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Is The TAPI Pipeline Finally Ready To Go?

Is The TAPI Pipeline Finally Ready To Go?

The Turkmenistan–Afghanistan–Pakistan–India (TAPI) natural gas…

This Could Mean The End To Cambo Oil Field Development

Shell announced on Thursday that it would no longer proceed with its investment in the Cambo oil field.

Shell had a 30% stake in the Cambo oilfield, in the UK’s North Sea, with Siccar Point Energy holding the remaining 70% stake.

Siccar expressed its disappointment in Shell’s exit, and said it would need to review its options for Cambo.

For Shell, the reason to exit the project was the potential for delay as well as a lack of strength of economics.

Cambo was estimated to be capable of producing 175 million barrels of oil in its first phase. Cambo has drawn the attention of environmental groups protesting its development.

“After comprehensive screening of the proposed Cambo development, we have concluded the economic case for investment in this project is not strong enough at this time, as well as having the potential for delays,” a Shell spokesman said on Thrusday.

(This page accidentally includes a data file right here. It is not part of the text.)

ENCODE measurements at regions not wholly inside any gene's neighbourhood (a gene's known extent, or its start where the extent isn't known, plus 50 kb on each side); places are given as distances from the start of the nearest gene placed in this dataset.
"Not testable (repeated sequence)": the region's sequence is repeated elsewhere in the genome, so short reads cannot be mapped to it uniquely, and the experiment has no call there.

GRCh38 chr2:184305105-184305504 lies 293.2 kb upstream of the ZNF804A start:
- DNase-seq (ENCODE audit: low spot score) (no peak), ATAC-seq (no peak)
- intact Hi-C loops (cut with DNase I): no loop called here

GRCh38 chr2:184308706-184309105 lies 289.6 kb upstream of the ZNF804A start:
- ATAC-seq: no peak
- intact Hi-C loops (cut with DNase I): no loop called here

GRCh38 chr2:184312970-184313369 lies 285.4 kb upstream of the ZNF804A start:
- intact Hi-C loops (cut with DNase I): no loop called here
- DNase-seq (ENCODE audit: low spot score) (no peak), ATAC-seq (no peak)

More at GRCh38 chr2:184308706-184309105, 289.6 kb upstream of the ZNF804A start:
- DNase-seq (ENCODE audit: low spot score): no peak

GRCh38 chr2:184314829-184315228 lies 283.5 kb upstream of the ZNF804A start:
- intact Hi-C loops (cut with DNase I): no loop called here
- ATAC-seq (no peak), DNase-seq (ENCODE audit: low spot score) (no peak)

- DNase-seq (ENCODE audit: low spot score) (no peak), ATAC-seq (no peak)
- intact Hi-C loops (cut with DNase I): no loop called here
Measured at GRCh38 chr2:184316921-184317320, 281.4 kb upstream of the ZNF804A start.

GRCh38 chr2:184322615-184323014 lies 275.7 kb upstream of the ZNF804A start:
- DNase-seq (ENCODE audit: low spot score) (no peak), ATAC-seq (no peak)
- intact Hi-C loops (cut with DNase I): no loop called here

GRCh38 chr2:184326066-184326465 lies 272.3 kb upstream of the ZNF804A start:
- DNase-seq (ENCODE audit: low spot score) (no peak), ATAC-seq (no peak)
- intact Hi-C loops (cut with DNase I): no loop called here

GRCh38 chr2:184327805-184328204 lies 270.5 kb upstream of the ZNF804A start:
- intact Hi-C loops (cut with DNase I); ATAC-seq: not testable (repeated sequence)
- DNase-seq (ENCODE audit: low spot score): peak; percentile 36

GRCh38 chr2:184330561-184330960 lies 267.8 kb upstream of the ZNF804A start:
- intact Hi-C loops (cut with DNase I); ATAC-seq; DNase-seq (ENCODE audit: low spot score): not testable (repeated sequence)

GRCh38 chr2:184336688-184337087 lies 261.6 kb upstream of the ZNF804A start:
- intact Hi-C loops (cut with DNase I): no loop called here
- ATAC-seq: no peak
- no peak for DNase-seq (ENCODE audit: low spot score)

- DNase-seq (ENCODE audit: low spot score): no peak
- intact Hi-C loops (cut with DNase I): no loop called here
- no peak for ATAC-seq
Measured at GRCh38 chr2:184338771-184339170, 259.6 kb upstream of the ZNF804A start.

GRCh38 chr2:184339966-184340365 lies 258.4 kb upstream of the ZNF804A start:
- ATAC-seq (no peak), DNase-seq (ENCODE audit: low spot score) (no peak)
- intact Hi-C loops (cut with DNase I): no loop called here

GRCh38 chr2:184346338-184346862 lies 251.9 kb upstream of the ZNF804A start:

Nevertheless, Shell said that continued investment in the UK oil and gas sector “remains critical to the country’s energy security”, stressing that it still believes in the UK North Sea.

Anti-Cambo development campaigners have hailed Shell’s move as the “beginning of the end for all new oil and gas projects,” one such campaigner from Friends of the Earth Scotland said.

Oil and Gas regulator OGUK warned that the UK would still rely on new oil and gas projects.

“This is a commercial decision between partners but doesn’t change the facts that the UK will continue to need new oil and gas projects if we are to protect security of supply, avoid increasing reliance on imports and support jobs,” Jenny Stanning, external relations director at OGUK said.

By Julianne Geiger for Oilprice.com

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  • Harold Blytt on December 03 2021 said:
    Refusal by the Scottish government to develop the Cambo oil field could in the long term mean Scotland advances faster into renewables. In the short and medium terms, it means Scotland's economy will be less wealthy. The working folks of Scotland will doubtless bear the brunt of the consequences of this policy; e.g. lower wages, less education. and/or less medical care.

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